Findings

Bordering on insanity

Kevin Lewis

November 04, 2018

Voluntary arousing negative experiences (VANE): Why we like to be scared
Margee Kerr, Greg Siegle & Jahala Orsini
Emotion, forthcoming

Abstract:

This study examined survey data and neural reactivity associated with voluntarily engaging in high arousal negative experiences (VANE). Here we suggest how otherwise negative stimuli might be experienced as positive in the context of voluntary engagement. Participants were recruited from customers who had already purchased tickets to attend an “extreme” haunted attraction. Survey data measuring self-report affect, expectations, and experience was collected from 262 adults (139 women and 123 men; age M = 27.5 years, SD = 9.3 years) before and after their experience. Changes in electroencephalographic (EEG) indices of reactivity to cognitive and emotional tasks were further assessed from a subsample of 100 participants. Results suggested that participants’ reported affect improved, particularly for those that reported feeling tired, bored, or stressed prior to the experience. Among those whose moods improved, neural reactivity decreased in response to multiple tasks. Together, these data suggest that VANE reduces neural reactivity following stress. This result could explain post-VANE euphoria and may be adaptive in that it could help individuals to cope with subsequent stressors. To the extent that this phenomenon replicates in clinical situations, it could inform clinical interventions by using VANE principles to reduce neural reactivity to subsequent stressors.


The effects of Facebook on mood in emerging adults
Erica Yuen et al.
Psychology of Popular Media Culture, forthcoming

Abstract:

Social media usage is on the rise, with the majority of American adults using Facebook. The present study examined how Facebook activity affects mood in a subset of emerging adults, specifically undergraduates attending a private 4-year university. Participants (N = 312) were randomly assigned to one of the following 20-min activities: browse the Internet, passively browse others’ Facebook profiles, actively communicate with others on Facebook via messages/posts, or update their own personal profile on Facebook. Participants also completed questionnaires assessing mood, feelings of envy, and perceived meaningfulness of their time online. The results demonstrated that using Facebook led to significantly worsened mood compared with browsing the Internet, especially when participants passively browsed Facebook. Furthermore, perceptions of meaningfulness, but not feelings of envy, mediated the relationship between online activity and mood. Overall, these findings add to the mounting evidence that social media use may, at times, adversely affect psychological well-being.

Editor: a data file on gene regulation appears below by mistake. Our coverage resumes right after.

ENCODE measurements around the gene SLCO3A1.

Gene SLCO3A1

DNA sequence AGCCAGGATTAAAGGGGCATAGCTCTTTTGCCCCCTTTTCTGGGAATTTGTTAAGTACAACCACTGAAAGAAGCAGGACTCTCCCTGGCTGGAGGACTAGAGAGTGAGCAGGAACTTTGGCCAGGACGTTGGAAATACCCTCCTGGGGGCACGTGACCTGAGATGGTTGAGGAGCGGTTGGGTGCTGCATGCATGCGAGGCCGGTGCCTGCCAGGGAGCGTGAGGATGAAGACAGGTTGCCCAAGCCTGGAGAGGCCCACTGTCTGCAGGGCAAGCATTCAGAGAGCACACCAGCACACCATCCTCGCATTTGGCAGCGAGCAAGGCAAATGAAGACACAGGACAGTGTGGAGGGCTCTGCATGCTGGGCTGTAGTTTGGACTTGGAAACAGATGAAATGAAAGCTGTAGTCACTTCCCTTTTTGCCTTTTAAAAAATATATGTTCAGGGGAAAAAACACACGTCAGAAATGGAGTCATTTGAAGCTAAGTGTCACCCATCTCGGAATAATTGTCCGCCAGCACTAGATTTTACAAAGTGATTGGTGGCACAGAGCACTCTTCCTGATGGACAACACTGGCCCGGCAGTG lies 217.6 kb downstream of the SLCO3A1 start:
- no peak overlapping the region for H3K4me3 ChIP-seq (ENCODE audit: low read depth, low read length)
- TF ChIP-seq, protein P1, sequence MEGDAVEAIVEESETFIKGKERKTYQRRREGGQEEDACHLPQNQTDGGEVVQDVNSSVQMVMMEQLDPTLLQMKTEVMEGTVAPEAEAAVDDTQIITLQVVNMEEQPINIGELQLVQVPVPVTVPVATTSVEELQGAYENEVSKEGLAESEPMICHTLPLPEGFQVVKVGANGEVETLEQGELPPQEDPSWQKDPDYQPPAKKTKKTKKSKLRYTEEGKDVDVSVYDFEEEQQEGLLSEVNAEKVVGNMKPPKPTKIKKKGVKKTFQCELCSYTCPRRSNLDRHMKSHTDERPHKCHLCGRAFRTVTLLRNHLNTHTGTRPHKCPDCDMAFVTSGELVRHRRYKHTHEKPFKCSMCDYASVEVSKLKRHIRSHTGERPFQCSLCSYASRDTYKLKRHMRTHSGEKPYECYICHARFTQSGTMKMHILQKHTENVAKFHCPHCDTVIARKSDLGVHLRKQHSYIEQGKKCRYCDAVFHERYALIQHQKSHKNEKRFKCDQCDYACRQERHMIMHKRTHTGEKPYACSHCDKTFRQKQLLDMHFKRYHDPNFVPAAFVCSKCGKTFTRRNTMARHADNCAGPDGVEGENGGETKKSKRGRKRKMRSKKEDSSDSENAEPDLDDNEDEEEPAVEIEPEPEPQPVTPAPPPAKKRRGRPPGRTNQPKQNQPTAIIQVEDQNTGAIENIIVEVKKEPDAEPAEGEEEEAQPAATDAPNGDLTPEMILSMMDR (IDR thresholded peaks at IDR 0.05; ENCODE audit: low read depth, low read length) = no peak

Gender, genes, and the stress-buffering benefits of “home”: Evidence from two national U.S. studies
Carrie Morrisona, Michael Poulin & Alison Holman
Journal of Environmental Psychology, forthcoming

Abstract:

People often perceive that their homes provide refuge from stress, but some homes may provide more stress-buffering resources than others. In particular, single-family homes may provide greater resources, such as status or defensible territory, compared to multi-family homes. Given historical links among gender, home-based status, and territory defense, these benefits may affect men more than women. Data from two national, longitudinal surveys of U.S. adults (Ns = 1717 & 6393) indicated that living in single-family versus multi-family structures buffered the association between stressful events and distress among men, but not women. This pattern was not explained by home ownership, income, financial assets, education, or marital status. Also, in Study 1, the stress-buffering role of home type existed specifically among men most sensitive to the territory-linked neurohormone vasopressin. Home type may be an important factor in coping with stress, particularly among men, and especially for men who are more vasopressin sensitive.


Valuing excitement makes people look forward to old age less and dread it more
Jeanne Tsai et al.
Psychology and Aging, forthcoming

Abstract: